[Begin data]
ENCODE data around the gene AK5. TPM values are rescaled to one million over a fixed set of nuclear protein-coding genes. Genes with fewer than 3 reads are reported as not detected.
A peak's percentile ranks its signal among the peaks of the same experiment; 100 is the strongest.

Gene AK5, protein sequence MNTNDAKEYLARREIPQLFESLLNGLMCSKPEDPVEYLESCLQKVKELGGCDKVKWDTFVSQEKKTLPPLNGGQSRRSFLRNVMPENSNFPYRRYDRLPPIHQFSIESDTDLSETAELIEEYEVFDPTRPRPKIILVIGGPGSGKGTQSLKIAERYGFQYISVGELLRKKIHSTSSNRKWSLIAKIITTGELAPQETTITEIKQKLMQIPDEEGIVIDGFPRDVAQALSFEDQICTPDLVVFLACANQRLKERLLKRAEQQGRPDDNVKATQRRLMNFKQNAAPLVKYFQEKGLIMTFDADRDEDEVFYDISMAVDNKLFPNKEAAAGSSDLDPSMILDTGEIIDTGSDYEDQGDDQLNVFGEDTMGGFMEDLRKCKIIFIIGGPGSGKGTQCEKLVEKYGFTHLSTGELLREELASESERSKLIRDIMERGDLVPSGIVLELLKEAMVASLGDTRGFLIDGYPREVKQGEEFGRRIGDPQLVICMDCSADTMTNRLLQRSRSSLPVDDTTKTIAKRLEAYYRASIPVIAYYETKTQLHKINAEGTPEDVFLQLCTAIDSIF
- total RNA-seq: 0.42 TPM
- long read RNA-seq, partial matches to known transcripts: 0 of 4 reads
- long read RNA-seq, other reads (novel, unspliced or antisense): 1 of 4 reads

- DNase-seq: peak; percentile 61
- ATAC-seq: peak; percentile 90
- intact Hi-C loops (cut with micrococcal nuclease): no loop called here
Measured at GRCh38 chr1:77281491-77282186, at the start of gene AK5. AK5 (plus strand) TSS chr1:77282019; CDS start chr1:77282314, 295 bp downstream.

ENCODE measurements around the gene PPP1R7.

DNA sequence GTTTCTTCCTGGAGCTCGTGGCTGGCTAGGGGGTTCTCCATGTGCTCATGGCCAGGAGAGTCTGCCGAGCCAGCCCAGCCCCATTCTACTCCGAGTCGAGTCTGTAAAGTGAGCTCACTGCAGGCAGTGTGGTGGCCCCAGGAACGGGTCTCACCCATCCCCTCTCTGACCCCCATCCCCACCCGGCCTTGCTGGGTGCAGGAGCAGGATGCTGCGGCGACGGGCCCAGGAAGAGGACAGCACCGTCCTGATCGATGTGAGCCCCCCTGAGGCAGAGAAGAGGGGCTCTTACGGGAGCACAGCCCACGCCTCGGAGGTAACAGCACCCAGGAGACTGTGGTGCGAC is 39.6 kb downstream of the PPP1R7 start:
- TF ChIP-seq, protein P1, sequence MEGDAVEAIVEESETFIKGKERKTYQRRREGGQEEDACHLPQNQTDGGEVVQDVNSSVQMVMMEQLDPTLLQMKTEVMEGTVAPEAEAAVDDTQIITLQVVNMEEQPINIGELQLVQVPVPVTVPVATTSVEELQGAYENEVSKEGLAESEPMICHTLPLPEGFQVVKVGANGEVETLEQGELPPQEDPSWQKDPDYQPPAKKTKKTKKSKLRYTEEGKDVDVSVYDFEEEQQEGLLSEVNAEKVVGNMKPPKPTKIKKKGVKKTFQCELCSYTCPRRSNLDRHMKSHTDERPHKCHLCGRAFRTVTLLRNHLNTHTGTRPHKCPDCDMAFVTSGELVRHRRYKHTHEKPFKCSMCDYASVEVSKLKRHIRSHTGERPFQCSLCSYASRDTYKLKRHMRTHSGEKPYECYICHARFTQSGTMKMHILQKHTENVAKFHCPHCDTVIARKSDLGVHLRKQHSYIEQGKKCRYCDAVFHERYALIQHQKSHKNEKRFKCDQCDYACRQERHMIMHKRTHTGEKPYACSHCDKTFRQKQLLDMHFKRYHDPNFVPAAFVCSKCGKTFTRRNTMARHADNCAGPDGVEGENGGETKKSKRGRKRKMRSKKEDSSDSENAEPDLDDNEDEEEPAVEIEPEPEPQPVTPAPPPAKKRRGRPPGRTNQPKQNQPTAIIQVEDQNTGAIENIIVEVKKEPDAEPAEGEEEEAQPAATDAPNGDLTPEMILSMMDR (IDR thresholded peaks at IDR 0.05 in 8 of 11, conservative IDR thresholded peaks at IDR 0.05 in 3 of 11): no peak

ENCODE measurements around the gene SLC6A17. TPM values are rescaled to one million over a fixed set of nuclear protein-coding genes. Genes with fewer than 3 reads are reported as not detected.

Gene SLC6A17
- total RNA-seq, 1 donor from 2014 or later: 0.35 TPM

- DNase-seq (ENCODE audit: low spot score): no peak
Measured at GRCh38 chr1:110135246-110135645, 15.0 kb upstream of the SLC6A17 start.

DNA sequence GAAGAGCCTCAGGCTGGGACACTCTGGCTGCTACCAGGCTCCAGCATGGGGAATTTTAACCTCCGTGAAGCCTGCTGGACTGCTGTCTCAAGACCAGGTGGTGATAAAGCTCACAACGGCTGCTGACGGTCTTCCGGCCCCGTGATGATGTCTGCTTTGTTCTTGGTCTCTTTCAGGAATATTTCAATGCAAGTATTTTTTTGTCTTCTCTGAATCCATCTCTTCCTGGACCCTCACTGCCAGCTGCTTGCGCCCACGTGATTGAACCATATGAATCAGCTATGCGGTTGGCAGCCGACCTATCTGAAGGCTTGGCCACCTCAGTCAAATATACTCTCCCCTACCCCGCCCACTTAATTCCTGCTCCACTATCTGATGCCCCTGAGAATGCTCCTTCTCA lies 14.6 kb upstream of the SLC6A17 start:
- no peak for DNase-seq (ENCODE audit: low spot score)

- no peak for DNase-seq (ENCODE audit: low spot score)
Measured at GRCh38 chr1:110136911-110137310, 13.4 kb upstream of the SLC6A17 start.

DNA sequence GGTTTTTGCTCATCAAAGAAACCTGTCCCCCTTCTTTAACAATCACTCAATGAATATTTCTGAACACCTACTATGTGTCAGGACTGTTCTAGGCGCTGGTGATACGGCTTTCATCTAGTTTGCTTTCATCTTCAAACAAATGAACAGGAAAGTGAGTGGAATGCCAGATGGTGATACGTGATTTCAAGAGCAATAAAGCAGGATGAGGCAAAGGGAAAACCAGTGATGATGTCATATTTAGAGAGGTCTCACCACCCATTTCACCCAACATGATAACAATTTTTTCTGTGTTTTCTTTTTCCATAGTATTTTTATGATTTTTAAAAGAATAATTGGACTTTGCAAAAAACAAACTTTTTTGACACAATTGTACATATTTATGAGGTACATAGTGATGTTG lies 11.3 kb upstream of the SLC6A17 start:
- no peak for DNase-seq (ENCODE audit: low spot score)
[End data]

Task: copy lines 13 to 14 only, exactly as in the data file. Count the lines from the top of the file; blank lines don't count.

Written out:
- TF ChIP-seq, protein P1, sequence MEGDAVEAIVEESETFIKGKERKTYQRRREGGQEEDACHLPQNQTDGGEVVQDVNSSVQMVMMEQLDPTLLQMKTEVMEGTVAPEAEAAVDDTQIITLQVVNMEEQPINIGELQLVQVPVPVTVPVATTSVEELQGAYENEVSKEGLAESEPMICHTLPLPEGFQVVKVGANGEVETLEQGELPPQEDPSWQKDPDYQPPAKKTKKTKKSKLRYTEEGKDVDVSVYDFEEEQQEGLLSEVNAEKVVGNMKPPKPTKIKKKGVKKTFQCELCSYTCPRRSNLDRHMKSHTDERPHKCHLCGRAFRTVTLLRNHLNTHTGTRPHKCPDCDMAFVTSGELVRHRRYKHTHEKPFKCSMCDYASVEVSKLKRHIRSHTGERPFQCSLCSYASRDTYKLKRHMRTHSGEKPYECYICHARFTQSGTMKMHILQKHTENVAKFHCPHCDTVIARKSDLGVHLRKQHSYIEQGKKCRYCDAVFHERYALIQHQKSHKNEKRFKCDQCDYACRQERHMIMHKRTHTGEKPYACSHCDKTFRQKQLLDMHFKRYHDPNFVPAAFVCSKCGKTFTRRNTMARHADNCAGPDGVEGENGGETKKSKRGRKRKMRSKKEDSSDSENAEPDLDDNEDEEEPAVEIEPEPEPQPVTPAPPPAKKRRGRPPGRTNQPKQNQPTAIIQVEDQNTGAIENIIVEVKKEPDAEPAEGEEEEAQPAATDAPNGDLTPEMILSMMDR (IDR thresholded peaks at IDR 0.05 in 8 of 11, conservative IDR thresholded peaks at IDR 0.05 in 3 of 11): no peak

ENCODE measurements around the gene SLC6A17. TPM values are rescaled to one million over a fixed set of nuclear protein-coding genes. Genes with fewer than 3 reads are reported as not detected.